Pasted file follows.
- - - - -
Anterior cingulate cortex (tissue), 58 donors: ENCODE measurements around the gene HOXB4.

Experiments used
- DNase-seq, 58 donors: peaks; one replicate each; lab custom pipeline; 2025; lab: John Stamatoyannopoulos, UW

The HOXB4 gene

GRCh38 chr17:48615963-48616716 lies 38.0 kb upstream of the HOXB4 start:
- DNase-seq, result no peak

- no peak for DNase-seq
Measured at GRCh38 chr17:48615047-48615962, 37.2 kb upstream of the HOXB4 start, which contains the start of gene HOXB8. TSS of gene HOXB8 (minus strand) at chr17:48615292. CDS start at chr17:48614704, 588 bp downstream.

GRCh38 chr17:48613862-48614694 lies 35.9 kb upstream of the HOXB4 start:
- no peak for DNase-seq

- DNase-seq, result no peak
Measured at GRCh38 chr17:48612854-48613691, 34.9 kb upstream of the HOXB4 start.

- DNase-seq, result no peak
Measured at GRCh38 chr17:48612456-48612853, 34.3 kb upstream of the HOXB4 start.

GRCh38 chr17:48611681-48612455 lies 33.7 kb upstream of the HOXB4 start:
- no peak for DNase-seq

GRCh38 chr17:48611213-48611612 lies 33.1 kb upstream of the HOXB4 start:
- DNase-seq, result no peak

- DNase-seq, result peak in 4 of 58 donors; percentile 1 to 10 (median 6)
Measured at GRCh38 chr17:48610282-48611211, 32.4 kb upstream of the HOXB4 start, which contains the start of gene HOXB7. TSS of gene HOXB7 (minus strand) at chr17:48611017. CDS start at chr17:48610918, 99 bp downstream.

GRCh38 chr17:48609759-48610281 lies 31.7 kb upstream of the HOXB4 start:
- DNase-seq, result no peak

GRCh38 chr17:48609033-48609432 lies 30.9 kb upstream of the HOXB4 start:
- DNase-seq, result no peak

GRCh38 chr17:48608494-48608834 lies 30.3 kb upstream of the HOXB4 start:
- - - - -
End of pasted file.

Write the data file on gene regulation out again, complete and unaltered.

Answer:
Anterior cingulate cortex (tissue), 58 donors: ENCODE measurements around the gene HOXB4.

Experiments used
- DNase-seq, 58 donors: peaks; one replicate each; lab custom pipeline; 2025; lab: John Stamatoyannopoulos, UW

The HOXB4 gene

GRCh38 chr17:48615963-48616716 lies 38.0 kb upstream of the HOXB4 start:
- DNase-seq, result no peak

- no peak for DNase-seq
Measured at GRCh38 chr17:48615047-48615962, 37.2 kb upstream of the HOXB4 start, which contains the start of gene HOXB8. TSS of gene HOXB8 (minus strand) at chr17:48615292. CDS start at chr17:48614704, 588 bp downstream.

GRCh38 chr17:48613862-48614694 lies 35.9 kb upstream of the HOXB4 start:
- no peak for DNase-seq

- DNase-seq, result no peak
Measured at GRCh38 chr17:48612854-48613691, 34.9 kb upstream of the HOXB4 start.

- DNase-seq, result no peak
Measured at GRCh38 chr17:48612456-48612853, 34.3 kb upstream of the HOXB4 start.

GRCh38 chr17:48611681-48612455 lies 33.7 kb upstream of the HOXB4 start:
- no peak for DNase-seq

GRCh38 chr17:48611213-48611612 lies 33.1 kb upstream of the HOXB4 start:
- DNase-seq, result no peak

- DNase-seq, result peak in 4 of 58 donors; percentile 1 to 10 (median 6)
Measured at GRCh38 chr17:48610282-48611211, 32.4 kb upstream of the HOXB4 start, which contains the start of gene HOXB7. TSS of gene HOXB7 (minus strand) at chr17:48611017. CDS start at chr17:48610918, 99 bp downstream.

GRCh38 chr17:48609759-48610281 lies 31.7 kb upstream of the HOXB4 start:
- DNase-seq, result no peak

GRCh38 chr17:48609033-48609432 lies 30.9 kb upstream of the HOXB4 start:
- DNase-seq, result no peak

GRCh38 chr17:48608494-48608834 lies 30.3 kb upstream of the HOXB4 start: